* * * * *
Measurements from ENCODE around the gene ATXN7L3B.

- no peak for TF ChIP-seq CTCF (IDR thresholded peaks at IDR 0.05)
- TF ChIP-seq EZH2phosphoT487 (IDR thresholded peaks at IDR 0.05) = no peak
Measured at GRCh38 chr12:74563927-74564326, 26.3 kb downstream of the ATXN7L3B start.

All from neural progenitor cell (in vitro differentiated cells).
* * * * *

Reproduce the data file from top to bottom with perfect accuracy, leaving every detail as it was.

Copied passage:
Measurements from ENCODE around the gene ATXN7L3B.

- no peak for TF ChIP-seq CTCF (IDR thresholded peaks at IDR 0.05)
- TF ChIP-seq EZH2phosphoT487 (IDR thresholded peaks at IDR 0.05) = no peak
Measured at GRCh38 chr12:74563927-74564326, 26.3 kb downstream of the ATXN7L3B start.

All from neural progenitor cell (in vitro differentiated cells).